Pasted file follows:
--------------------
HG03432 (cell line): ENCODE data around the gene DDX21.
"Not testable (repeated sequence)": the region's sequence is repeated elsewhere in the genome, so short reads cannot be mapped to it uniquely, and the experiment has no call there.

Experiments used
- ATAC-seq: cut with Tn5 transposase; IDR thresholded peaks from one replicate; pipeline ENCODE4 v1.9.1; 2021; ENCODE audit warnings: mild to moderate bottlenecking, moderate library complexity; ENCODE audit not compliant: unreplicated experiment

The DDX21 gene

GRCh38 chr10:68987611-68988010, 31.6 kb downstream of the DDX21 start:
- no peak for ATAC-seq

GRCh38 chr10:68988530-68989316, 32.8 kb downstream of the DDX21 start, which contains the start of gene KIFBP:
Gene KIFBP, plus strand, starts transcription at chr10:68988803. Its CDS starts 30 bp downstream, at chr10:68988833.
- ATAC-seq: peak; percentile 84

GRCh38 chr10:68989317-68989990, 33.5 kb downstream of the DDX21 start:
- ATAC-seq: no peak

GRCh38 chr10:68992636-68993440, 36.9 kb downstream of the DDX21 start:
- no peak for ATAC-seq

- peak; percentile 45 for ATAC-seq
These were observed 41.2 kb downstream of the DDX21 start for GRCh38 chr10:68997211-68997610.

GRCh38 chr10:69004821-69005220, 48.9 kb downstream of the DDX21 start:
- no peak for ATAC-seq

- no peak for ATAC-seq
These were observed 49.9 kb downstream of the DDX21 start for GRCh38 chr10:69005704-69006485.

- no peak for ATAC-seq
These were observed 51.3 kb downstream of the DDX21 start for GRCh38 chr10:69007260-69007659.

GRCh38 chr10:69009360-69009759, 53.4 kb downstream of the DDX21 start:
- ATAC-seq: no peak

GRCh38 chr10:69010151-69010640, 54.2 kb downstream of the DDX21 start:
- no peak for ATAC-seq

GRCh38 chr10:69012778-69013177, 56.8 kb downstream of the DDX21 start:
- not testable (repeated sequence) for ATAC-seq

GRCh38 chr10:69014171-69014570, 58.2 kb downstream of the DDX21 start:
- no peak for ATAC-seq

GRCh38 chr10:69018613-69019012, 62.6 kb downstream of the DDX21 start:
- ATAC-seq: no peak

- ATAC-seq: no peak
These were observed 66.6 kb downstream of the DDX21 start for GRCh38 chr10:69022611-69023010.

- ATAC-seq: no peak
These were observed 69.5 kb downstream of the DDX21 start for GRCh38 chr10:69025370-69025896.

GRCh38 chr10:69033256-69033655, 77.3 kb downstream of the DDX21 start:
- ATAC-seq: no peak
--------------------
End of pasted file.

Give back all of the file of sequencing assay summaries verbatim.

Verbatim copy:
HG03432 (cell line): ENCODE data around the gene DDX21.
"Not testable (repeated sequence)": the region's sequence is repeated elsewhere in the genome, so short reads cannot be mapped to it uniquely, and the experiment has no call there.

Experiments used
- ATAC-seq: cut with Tn5 transposase; IDR thresholded peaks from one replicate; pipeline ENCODE4 v1.9.1; 2021; ENCODE audit warnings: mild to moderate bottlenecking, moderate library complexity; ENCODE audit not compliant: unreplicated experiment

The DDX21 gene

GRCh38 chr10:68987611-68988010, 31.6 kb downstream of the DDX21 start:
- no peak for ATAC-seq

GRCh38 chr10:68988530-68989316, 32.8 kb downstream of the DDX21 start, which contains the start of gene KIFBP:
Gene KIFBP, plus strand, starts transcription at chr10:68988803. Its CDS starts 30 bp downstream, at chr10:68988833.
- ATAC-seq: peak; percentile 84

GRCh38 chr10:68989317-68989990, 33.5 kb downstream of the DDX21 start:
- ATAC-seq: no peak

GRCh38 chr10:68992636-68993440, 36.9 kb downstream of the DDX21 start:
- no peak for ATAC-seq

- peak; percentile 45 for ATAC-seq
These were observed 41.2 kb downstream of the DDX21 start for GRCh38 chr10:68997211-68997610.

GRCh38 chr10:69004821-69005220, 48.9 kb downstream of the DDX21 start:
- no peak for ATAC-seq

- no peak for ATAC-seq
These were observed 49.9 kb downstream of the DDX21 start for GRCh38 chr10:69005704-69006485.

- no peak for ATAC-seq
These were observed 51.3 kb downstream of the DDX21 start for GRCh38 chr10:69007260-69007659.

GRCh38 chr10:69009360-69009759, 53.4 kb downstream of the DDX21 start:
- ATAC-seq: no peak

GRCh38 chr10:69010151-69010640, 54.2 kb downstream of the DDX21 start:
- no peak for ATAC-seq

GRCh38 chr10:69012778-69013177, 56.8 kb downstream of the DDX21 start:
- not testable (repeated sequence) for ATAC-seq

GRCh38 chr10:69014171-69014570, 58.2 kb downstream of the DDX21 start:
- no peak for ATAC-seq

GRCh38 chr10:69018613-69019012, 62.6 kb downstream of the DDX21 start:
- ATAC-seq: no peak

- ATAC-seq: no peak
These were observed 66.6 kb downstream of the DDX21 start for GRCh38 chr10:69022611-69023010.

- ATAC-seq: no peak
These were observed 69.5 kb downstream of the DDX21 start for GRCh38 chr10:69025370-69025896.

GRCh38 chr10:69033256-69033655, 77.3 kb downstream of the DDX21 start:
- ATAC-seq: no peak